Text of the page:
Rajashree Nambiar, Fullerton India Credit Company: Having worked with men and women in my career, I wouldn’t say that women take lesser risks than men. I would surely say that women actually take more emotional decisions in most things than men. It could be because I find that when women come to the workplace they seem to be less encumbered. Men seem to think that they are more responsible, they are more encumbered. So, men do not take hasty emotional decisions, women tend to take, and that’s my experience.

Mabel Chacko, Open Financial Technologies: It is said that men take risks when they are under stress and women don’t take risk when they are under stress. I personally don’t feel that it has got something to do with gender. It’s just about taking calculated risks at different points of time and being accountable for whatever decisions you have taken.

Pratima Thomas, Fino Payments Bank: I feel women are conservative when it comes to risk-taking. But believe me, I have met many women hustlers who have taken significant risks in their personal as well as professional life – some have succeeded and some have failed. Because of the role we are perceived to play in various societies across the world, the entire risk-taking attitude stems in from that perspective. Except when it comes to protecting their young ones, there a woman/mother could take all the risks possible. Women often take a side-step giving preference to their better half or family. So, there is a stark different in the approach of men and women. Though, I have met many men who are conservative about risk taking. In profession too, women tend not to speak out loudly, as compared to men, ie, not taking that risk as they may feel inadequate. But for men, even the silliest of thoughts come out very easily. Women think more about what they will be perceived like as compared to men. Some of us are very lucky to be in a conducive environment where we can come out with whatever we have to say, but there are some for whom this itself is a major risk.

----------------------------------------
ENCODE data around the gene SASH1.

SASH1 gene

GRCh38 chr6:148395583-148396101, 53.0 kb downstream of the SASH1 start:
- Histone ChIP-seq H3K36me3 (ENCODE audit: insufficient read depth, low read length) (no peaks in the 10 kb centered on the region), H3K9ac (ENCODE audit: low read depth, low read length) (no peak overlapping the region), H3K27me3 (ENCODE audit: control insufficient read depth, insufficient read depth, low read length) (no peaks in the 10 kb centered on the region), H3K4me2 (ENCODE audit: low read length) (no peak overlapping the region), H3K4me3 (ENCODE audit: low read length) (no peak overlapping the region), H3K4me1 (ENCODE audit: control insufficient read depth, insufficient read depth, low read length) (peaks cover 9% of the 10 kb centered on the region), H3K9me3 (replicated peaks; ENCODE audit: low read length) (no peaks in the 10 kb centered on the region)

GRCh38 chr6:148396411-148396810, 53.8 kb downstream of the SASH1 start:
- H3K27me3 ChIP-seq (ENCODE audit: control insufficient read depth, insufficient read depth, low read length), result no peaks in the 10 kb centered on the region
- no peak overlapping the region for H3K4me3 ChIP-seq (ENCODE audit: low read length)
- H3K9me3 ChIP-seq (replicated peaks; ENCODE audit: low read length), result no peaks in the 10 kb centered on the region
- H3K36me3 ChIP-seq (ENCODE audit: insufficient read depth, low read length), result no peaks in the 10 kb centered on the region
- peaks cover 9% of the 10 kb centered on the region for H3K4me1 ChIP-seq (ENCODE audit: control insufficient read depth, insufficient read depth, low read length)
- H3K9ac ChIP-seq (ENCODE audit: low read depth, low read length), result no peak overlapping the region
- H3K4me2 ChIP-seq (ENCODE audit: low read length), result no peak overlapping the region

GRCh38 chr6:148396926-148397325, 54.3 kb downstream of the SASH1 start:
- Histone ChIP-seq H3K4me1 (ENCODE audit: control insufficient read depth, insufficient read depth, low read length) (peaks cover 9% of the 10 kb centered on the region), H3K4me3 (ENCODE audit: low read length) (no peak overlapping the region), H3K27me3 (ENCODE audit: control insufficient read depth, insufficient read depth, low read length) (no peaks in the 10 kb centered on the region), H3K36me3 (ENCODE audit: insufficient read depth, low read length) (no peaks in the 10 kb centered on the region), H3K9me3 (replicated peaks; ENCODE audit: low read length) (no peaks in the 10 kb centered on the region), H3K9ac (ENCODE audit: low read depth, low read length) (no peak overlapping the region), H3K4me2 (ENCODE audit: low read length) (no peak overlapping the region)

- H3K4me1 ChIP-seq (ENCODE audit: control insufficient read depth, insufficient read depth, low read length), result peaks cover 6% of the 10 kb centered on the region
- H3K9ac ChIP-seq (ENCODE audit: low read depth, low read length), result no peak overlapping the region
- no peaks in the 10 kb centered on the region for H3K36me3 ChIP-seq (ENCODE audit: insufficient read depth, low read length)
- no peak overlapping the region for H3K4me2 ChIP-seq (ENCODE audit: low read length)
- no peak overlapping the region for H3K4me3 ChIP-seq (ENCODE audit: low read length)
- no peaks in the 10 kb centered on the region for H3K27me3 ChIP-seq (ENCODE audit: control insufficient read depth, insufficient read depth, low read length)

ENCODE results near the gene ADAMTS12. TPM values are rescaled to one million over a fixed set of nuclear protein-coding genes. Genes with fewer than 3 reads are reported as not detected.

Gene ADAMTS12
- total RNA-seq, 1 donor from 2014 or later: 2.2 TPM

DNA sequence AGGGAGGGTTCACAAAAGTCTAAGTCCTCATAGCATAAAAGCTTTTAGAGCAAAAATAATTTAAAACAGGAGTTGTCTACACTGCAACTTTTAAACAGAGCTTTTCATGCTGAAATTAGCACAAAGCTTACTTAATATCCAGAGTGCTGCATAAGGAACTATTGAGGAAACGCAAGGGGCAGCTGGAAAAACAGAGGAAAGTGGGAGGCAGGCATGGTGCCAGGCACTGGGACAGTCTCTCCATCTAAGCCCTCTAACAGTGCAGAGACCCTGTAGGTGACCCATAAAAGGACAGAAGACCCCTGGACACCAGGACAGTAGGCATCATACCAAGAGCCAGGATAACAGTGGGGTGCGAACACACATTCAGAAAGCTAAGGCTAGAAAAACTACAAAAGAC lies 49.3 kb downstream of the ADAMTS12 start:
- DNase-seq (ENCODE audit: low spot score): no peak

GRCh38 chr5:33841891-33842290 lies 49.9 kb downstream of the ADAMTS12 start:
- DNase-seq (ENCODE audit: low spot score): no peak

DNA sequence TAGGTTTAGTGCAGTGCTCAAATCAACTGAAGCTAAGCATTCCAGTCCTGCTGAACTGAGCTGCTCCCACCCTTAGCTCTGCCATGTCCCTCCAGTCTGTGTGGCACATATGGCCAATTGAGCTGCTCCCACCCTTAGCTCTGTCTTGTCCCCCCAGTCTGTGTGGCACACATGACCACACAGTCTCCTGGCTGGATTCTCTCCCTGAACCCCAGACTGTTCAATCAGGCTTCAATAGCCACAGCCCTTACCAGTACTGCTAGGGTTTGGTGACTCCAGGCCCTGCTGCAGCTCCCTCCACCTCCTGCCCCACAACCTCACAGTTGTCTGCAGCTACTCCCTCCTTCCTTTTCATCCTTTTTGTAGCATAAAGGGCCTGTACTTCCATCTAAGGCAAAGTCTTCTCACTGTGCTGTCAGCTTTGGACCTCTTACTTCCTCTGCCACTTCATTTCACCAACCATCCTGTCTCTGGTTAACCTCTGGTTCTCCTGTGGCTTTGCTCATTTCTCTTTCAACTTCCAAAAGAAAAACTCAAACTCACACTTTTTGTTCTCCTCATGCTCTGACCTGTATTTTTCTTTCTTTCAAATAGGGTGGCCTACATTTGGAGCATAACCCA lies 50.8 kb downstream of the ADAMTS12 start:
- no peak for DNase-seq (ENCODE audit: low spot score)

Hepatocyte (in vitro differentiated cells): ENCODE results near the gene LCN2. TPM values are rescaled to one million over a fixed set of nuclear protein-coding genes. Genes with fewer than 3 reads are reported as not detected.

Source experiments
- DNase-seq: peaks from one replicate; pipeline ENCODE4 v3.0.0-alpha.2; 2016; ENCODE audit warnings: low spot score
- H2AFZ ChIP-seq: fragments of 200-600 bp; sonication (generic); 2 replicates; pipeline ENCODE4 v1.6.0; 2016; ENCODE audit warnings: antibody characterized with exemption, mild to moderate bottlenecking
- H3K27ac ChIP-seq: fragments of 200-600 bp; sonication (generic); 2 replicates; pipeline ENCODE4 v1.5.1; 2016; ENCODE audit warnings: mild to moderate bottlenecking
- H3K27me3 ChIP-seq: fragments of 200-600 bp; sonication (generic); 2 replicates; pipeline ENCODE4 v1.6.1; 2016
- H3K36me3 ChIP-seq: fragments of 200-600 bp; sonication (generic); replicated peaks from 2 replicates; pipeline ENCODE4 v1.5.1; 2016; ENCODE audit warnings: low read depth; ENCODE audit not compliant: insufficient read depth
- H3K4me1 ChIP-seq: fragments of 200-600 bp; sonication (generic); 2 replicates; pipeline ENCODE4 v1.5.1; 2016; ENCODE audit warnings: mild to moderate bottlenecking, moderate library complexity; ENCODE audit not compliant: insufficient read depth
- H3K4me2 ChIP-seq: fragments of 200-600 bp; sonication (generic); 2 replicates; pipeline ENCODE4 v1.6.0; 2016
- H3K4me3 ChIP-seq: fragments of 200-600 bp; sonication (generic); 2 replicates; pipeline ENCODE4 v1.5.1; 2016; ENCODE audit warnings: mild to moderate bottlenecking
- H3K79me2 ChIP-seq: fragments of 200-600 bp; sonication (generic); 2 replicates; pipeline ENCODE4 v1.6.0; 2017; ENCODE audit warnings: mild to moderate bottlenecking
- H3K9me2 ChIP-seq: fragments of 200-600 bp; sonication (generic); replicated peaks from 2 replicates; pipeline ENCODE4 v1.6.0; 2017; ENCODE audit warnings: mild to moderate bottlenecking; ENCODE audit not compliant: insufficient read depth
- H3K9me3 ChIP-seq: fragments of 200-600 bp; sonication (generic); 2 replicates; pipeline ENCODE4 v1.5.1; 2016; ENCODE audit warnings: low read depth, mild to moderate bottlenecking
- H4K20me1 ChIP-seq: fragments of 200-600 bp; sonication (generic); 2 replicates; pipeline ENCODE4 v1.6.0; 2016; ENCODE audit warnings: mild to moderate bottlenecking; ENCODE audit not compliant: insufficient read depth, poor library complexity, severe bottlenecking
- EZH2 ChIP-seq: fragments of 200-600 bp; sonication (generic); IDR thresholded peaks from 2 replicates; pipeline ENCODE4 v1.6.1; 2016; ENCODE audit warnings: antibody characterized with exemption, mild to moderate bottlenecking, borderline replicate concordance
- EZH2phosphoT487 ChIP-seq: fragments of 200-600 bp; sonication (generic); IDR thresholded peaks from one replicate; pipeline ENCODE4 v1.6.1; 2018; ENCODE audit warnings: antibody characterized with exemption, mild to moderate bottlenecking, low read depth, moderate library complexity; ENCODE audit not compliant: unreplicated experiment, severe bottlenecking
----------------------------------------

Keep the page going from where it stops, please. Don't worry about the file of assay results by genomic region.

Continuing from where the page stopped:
Noopur Chaturvedi, PayU: Yes, of course. From time immemorial, men have been ‘stepping out’ of their comfort zone, either to hunt or farm or even battle. Women have stayed closer home, in more nurturing roles. This historical perspective has somehow led to levels of risk taking and confidence being higher in men than in women.

As practical examples, I’ve seen a lot of women entrepreneurs start their business from their own funds, expanding slowly and judiciously, while men-founded startups rely more on funding from the beginning. In other situations, I’ve seen men negotiate for a pay hike or that promotion much more aggressively than women. And even if you look at their financial or investment portfolios, it will be starkly different, more risk averse for women.

If you ask me whether this low-risk appetite is right or wrong, there is no clear answer. One should reflect on own risk-taking appetite (as well as their phase in life), and try to push herself a little out of the comfort zone. If you keep taking risks in some areas, you will soon have the confidence to take firmer, bolder chances in all areas of life.